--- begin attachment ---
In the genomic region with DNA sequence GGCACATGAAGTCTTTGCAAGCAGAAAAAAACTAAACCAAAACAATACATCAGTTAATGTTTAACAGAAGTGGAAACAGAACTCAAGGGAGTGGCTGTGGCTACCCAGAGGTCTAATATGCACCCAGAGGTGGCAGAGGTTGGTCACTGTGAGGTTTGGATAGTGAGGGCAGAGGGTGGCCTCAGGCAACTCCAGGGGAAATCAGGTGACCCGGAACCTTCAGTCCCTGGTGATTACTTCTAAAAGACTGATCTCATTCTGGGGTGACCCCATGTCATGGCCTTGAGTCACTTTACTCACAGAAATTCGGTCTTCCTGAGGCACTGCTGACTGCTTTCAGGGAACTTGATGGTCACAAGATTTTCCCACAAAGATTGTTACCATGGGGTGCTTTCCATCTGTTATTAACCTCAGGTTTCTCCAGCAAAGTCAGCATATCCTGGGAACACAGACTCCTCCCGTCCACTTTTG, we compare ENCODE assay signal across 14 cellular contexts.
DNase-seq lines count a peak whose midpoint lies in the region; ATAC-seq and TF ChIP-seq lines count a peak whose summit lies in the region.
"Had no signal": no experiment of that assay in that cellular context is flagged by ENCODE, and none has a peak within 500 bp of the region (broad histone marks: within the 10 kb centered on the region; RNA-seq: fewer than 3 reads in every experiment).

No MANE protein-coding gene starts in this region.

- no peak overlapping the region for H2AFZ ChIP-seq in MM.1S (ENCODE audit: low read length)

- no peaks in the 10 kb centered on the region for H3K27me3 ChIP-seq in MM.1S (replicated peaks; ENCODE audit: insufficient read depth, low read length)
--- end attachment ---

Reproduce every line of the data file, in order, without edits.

In the genomic region with DNA sequence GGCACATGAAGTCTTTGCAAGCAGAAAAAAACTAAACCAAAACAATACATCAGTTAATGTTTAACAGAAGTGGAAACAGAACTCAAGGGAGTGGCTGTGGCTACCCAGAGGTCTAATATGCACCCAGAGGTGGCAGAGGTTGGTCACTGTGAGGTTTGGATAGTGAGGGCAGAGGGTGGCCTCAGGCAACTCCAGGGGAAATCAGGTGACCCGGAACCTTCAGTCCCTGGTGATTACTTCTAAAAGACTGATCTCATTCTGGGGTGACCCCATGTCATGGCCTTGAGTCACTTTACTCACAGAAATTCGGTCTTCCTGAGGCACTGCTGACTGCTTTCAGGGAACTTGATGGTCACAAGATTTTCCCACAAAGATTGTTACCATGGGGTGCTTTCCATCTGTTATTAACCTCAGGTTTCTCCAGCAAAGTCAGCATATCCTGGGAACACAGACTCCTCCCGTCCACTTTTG, we compare ENCODE assay signal across 14 cellular contexts.
DNase-seq lines count a peak whose midpoint lies in the region; ATAC-seq and TF ChIP-seq lines count a peak whose summit lies in the region.
"Had no signal": no experiment of that assay in that cellular context is flagged by ENCODE, and none has a peak within 500 bp of the region (broad histone marks: within the 10 kb centered on the region; RNA-seq: fewer than 3 reads in every experiment).

No MANE protein-coding gene starts in this region.

- no peak overlapping the region for H2AFZ ChIP-seq in MM.1S (ENCODE audit: low read length)

- no peaks in the 10 kb centered on the region for H3K27me3 ChIP-seq in MM.1S (replicated peaks; ENCODE audit: insufficient read depth, low read length)